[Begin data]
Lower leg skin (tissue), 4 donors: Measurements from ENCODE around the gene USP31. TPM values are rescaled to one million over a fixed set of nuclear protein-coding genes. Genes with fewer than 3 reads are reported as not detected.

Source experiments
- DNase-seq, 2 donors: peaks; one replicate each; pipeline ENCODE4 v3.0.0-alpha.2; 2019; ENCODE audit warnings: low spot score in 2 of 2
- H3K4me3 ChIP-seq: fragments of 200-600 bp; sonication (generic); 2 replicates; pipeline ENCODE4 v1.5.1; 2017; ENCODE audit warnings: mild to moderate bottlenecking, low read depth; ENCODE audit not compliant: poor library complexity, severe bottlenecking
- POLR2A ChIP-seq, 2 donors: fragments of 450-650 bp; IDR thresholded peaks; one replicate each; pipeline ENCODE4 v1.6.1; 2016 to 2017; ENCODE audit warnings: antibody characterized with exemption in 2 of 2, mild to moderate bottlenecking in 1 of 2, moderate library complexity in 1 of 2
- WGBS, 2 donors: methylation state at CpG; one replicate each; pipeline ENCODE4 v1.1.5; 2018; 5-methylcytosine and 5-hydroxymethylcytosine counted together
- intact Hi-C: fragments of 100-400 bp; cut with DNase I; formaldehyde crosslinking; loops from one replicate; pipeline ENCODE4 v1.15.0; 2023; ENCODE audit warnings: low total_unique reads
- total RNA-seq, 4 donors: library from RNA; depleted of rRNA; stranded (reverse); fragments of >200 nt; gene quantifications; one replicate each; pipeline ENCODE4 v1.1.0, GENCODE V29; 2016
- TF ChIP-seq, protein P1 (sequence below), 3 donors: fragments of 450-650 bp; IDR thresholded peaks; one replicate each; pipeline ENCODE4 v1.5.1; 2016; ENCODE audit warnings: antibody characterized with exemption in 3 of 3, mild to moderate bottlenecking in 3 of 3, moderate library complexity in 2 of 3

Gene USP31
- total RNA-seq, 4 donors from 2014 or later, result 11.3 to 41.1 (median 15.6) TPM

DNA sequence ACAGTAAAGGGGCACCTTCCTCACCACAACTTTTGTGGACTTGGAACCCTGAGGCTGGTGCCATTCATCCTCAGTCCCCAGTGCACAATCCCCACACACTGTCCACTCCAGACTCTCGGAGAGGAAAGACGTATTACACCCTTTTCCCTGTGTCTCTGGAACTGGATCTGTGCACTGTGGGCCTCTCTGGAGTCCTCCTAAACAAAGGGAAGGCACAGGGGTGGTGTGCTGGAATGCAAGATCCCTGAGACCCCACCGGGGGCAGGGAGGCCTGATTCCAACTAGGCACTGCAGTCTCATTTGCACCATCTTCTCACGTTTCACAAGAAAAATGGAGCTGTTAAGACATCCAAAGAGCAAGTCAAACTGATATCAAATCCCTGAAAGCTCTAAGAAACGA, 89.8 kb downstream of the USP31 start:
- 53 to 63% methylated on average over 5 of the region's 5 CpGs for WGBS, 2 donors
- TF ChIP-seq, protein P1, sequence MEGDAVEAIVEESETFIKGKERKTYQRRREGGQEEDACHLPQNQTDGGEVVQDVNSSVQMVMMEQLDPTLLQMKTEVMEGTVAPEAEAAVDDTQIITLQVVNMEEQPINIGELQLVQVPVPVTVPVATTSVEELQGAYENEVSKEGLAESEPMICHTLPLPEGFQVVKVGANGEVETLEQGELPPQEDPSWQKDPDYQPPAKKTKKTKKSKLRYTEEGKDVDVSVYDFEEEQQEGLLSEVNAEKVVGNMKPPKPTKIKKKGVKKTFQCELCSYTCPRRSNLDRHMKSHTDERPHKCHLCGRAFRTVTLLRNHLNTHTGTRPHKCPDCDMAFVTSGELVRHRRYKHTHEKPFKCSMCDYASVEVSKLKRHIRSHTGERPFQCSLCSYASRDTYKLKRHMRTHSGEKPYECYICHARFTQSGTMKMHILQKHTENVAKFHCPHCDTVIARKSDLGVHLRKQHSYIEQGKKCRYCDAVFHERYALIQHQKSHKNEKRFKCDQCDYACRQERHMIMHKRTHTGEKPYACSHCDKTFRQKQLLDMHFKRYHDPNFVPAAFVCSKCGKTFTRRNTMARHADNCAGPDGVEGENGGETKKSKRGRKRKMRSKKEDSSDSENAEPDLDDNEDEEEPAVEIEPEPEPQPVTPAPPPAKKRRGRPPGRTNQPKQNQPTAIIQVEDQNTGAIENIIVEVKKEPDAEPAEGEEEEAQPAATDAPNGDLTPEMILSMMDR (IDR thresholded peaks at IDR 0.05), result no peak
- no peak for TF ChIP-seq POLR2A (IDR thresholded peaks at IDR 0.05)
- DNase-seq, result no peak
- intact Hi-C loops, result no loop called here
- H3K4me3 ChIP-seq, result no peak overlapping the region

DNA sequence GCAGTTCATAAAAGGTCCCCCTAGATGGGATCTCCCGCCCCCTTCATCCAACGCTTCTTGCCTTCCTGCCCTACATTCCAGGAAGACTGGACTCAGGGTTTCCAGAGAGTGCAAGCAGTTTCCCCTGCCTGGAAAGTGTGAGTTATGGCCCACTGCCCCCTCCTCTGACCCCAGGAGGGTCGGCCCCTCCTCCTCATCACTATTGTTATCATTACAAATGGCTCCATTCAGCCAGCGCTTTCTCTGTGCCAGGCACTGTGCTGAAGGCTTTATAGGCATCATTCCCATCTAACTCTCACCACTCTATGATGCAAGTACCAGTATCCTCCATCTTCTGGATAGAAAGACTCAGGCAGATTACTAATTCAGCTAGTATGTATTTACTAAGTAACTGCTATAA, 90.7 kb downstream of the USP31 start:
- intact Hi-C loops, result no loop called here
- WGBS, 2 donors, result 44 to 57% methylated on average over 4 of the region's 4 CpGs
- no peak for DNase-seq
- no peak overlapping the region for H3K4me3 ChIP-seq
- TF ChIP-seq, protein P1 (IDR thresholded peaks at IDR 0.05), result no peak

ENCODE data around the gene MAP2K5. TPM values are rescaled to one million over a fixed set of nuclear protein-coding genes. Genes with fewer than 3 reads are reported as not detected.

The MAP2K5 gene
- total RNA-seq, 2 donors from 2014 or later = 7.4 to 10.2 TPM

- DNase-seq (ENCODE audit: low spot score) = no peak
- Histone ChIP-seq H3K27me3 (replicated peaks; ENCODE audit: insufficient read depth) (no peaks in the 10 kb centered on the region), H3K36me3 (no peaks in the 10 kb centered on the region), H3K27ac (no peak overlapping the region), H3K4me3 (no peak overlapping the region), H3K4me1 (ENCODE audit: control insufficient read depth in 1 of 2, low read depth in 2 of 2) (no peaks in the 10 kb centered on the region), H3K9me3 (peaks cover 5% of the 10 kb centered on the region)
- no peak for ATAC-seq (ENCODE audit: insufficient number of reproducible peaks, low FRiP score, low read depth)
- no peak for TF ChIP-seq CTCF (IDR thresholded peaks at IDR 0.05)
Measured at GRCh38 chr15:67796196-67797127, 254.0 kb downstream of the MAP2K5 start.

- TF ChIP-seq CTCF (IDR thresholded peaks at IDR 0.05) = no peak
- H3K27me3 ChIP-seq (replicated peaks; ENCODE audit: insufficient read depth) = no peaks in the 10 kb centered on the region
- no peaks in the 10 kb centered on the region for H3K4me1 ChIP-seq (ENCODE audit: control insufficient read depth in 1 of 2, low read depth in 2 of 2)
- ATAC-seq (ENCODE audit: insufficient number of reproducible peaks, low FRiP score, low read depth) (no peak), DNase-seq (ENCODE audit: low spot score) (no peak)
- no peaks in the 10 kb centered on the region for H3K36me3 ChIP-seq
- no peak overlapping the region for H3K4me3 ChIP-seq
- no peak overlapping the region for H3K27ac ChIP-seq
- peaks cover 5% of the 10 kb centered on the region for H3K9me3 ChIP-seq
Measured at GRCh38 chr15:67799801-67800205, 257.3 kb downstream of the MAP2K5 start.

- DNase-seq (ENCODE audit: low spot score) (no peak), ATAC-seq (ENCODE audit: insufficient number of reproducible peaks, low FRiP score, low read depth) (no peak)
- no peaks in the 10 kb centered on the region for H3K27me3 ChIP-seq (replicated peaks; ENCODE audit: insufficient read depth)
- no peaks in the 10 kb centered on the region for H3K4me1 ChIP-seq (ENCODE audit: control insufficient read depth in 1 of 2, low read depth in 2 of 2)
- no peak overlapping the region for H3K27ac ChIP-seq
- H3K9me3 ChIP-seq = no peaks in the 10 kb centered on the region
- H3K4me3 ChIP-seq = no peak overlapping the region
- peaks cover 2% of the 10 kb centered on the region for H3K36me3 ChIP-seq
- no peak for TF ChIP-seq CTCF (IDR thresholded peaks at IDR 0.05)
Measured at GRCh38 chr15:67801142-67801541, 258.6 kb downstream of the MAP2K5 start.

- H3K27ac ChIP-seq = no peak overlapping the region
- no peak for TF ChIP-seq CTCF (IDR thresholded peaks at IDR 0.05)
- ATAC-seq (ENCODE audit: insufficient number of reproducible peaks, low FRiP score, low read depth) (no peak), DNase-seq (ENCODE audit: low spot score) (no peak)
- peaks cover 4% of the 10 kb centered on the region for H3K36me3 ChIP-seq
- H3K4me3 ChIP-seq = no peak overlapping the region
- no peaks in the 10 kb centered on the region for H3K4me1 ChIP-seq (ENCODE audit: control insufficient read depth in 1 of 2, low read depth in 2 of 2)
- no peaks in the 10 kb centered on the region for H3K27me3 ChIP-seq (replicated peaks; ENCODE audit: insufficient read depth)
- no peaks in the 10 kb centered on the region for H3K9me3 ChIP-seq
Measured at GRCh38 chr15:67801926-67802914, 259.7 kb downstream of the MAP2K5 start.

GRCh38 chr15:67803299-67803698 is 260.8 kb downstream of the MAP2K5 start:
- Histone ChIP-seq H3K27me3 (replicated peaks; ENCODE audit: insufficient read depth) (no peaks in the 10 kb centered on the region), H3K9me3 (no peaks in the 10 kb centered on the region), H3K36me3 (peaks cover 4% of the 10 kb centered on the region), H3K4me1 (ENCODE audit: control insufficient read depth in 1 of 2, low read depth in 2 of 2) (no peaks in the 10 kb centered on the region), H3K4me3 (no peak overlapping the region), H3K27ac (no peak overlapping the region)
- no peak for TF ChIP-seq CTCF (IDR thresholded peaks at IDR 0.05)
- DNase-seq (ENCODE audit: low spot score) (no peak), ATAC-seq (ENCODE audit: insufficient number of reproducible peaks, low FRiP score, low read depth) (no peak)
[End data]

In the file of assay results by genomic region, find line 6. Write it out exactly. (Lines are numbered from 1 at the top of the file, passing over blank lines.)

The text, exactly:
- WGBS, 2 donors: methylation state at CpG; one replicate each; pipeline ENCODE4 v1.1.5; 2018; 5-methylcytosine and 5-hydroxymethylcytosine counted together